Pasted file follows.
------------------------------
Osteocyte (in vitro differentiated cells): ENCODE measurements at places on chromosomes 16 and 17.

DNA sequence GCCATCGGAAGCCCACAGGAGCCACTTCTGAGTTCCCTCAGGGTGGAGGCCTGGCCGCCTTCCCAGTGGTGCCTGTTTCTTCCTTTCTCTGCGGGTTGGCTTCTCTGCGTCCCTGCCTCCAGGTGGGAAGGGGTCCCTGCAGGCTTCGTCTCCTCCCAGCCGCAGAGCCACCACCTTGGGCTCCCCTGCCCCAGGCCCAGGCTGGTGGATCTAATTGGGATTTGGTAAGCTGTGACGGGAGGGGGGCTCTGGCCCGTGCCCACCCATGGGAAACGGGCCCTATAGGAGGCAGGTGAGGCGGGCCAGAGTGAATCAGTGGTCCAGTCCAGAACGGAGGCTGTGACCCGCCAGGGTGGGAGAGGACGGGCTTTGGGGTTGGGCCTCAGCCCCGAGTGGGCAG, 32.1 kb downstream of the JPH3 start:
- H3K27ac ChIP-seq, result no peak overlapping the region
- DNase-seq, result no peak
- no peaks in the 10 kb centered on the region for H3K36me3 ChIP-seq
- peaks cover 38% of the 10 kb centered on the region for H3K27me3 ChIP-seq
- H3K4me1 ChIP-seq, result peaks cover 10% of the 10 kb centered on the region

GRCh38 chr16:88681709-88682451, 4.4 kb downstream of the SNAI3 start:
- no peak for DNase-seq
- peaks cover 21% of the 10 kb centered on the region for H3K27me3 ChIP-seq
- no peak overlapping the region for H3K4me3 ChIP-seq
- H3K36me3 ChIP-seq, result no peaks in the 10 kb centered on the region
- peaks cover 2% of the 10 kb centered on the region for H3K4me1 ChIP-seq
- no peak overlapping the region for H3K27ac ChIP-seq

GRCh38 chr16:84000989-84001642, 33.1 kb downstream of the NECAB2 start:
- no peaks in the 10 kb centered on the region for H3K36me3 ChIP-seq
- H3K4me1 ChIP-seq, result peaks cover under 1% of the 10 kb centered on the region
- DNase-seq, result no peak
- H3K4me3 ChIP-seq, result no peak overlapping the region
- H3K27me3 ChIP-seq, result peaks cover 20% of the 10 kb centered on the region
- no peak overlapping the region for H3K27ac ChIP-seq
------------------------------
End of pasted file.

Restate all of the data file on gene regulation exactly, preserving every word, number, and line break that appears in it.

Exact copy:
Osteocyte (in vitro differentiated cells): ENCODE measurements at places on chromosomes 16 and 17.

DNA sequence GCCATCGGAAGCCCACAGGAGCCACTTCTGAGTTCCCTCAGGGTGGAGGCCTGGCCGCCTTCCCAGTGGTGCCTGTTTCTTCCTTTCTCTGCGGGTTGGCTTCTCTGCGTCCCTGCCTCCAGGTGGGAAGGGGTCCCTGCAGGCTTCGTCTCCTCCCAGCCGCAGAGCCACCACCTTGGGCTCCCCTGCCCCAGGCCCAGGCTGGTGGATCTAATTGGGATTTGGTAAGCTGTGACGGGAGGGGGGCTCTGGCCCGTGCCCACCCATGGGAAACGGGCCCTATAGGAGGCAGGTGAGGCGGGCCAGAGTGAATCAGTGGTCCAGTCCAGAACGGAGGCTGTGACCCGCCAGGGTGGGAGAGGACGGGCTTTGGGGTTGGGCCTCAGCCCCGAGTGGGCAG, 32.1 kb downstream of the JPH3 start:
- H3K27ac ChIP-seq, result no peak overlapping the region
- DNase-seq, result no peak
- no peaks in the 10 kb centered on the region for H3K36me3 ChIP-seq
- peaks cover 38% of the 10 kb centered on the region for H3K27me3 ChIP-seq
- H3K4me1 ChIP-seq, result peaks cover 10% of the 10 kb centered on the region

GRCh38 chr16:88681709-88682451, 4.4 kb downstream of the SNAI3 start:
- no peak for DNase-seq
- peaks cover 21% of the 10 kb centered on the region for H3K27me3 ChIP-seq
- no peak overlapping the region for H3K4me3 ChIP-seq
- H3K36me3 ChIP-seq, result no peaks in the 10 kb centered on the region
- peaks cover 2% of the 10 kb centered on the region for H3K4me1 ChIP-seq
- no peak overlapping the region for H3K27ac ChIP-seq

GRCh38 chr16:84000989-84001642, 33.1 kb downstream of the NECAB2 start:
- no peaks in the 10 kb centered on the region for H3K36me3 ChIP-seq
- H3K4me1 ChIP-seq, result peaks cover under 1% of the 10 kb centered on the region
- DNase-seq, result no peak
- H3K4me3 ChIP-seq, result no peak overlapping the region
- H3K27me3 ChIP-seq, result peaks cover 20% of the 10 kb centered on the region
- no peak overlapping the region for H3K27ac ChIP-seq